The Prime Minister wanted to see what Lough Erne had to offer with his own eyes before he sealed the deal. Several members of the Downing Street machine had been in Northern Ireland since Monday but David Cameron and a small entourage arrived at George Best Airport yesterday (Monday) morning.
They drove straight from the airport to Enniskillen with no fanfare or publicity.
The Prime Minister and his security team had to give the Lough Erne Hotel resort the once over. It was a place he had never previously visited but he was planning to invite the leaders of the world's eight most powerful nations to the facility: whatever the security advice, their safety was on his shoulders.
Last year Barack Obama, the US President, had to shift the G8 summit from his home city of Chicago to the more remote Camp David in Maryland and hold it a day early because of security fears. Mr Cameron wanted no such hitches and, as the chairman of the G8 next year, the final choice was his alone.
"His mind was pretty much made up – it ticked all the boxes, but he had to physically see it before we said anything definite," a Downing Street insider revealed.
The bold move of holding the G8 in Northern Ireland, a place still associated with terrorism and insecurity in much of the world, was first mooted in the spring. The man who ran with it was Owen Paterson, the then Secretary of State.
"Owen saw it as something which could not only deliver an immediate economic stimulus wherever it was held but radically transform Northern Ireland's image" a source said. "He was passionate about it."
At first Mr Cameron was unsure.
He considered other locations and during the summer he sent over security staff from Downing Street to scope the possibilities.
"They consulted the PSNI as well as MI5, and a handful of NIO officials," one of those involved said.
Still no decision was made and local politicians were not brought into the tight circle of knowledge: "The Prime Minister finally made up his mind that he would hold it somewhere in Northern Ireland when he went there in the summer," a Downing Street spokesman said.
That was in August when he visited the controversial Giant's Causeway visitor centre along with Mr Paterson, who continued to bend his ear during the trip. Mr Cameron was being criticised by the First and Deputy First Minister for not being engaged enough with Northern Ireland. The two leaders protested that they had more access to Barack Obama, the US President.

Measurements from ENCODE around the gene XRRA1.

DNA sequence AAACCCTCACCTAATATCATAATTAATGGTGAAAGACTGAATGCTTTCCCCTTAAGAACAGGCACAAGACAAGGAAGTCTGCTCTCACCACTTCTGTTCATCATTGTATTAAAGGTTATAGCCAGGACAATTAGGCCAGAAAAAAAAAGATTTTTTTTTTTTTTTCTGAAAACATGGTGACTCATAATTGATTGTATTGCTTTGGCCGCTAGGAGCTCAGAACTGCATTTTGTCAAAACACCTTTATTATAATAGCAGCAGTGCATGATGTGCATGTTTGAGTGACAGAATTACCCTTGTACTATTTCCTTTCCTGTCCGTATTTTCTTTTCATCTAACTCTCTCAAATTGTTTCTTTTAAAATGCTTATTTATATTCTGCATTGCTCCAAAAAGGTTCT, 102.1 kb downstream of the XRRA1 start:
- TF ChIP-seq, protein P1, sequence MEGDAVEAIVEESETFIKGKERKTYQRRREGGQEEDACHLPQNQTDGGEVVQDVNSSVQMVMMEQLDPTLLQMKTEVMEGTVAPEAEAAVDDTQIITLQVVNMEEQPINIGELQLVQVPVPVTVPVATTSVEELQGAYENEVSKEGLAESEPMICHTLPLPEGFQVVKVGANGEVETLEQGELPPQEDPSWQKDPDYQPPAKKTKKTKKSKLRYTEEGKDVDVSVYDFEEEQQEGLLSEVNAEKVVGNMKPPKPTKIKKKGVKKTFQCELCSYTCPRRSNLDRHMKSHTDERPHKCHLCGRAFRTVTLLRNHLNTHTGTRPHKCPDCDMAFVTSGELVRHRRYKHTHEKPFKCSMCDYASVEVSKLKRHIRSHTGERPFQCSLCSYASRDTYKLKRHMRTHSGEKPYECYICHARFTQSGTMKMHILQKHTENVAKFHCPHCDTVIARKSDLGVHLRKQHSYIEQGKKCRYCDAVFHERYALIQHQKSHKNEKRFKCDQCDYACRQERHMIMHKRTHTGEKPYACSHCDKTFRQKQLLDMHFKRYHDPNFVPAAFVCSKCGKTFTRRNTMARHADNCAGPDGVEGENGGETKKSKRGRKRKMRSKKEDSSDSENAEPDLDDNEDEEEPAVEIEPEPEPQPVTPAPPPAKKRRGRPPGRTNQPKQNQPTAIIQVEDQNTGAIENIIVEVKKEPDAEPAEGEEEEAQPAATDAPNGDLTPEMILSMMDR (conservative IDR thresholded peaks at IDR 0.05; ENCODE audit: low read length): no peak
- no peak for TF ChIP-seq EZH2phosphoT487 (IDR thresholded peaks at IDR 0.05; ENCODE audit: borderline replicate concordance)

"I don"t accept I"m not engaged," Mr Cameron protested. "In the middle of the Olympics I"ve chosen to come here to Northern Ireland."
It was then that he finally decided to bring the G8 summit to the province when he got the Presidency of the G8 in 2013.
He started testing the idea out on people and telling them about it. Irwin Armstrong, the chairman of the Northern Ireland Tories, was let into the secret more than two months before many of the Assembly parties. "It was at a Prime Minister's reception for party officials" said Mr Armstrong, checking his diary. "It was on September 5, Wednesday. It was quite a nice day and we were in the garden when the Prime Minster came over to have a word with me," Mr Armstrong recalled.
Mr Cameron told him: "I have some good news for you, Irwin, but you must not say anything about it for now. I'm going to hold the G8 summit in Northern Ireland next year."
He moved on to the next guest without giving a location but behind the scenes his security advisers were favouring the Lough Erne Resort.
"It was built on an island connected to the mainland by a causeway, it was self-contained and it was of a high standard," one official said.
The golf course, designed by Nick Faldo, was also a plus and would give world leaders a chance to relax.
"I hope I won"t have any trouble keeping President Obama off the golf course, because it"s a pretty amazing golf course, but I think it will be a great moment for Northern Ireland," Mr Cameron joked yesterday.
The hotel itself will be rescued from administration by the event, which will showcase it to the world. In Northern Ireland, unlike many regions where the summit is held, there will be no great opposition to the event.
Still, it will be a security challenge for the PSNI who, like the Scottish police at Gleneagles before them, will have to bring in outside forces to support them.
Provided they can secure the event this is a good news story that will go around the world. Other major events like the Londonderry City of Culture year and the World Police and Fire Games will put us on the map but the G8 summit, with pictures of Vladimir Putin and Barack Obama relaxing on Lough Erne, will ensure that 2013 is another year of "our time, our place".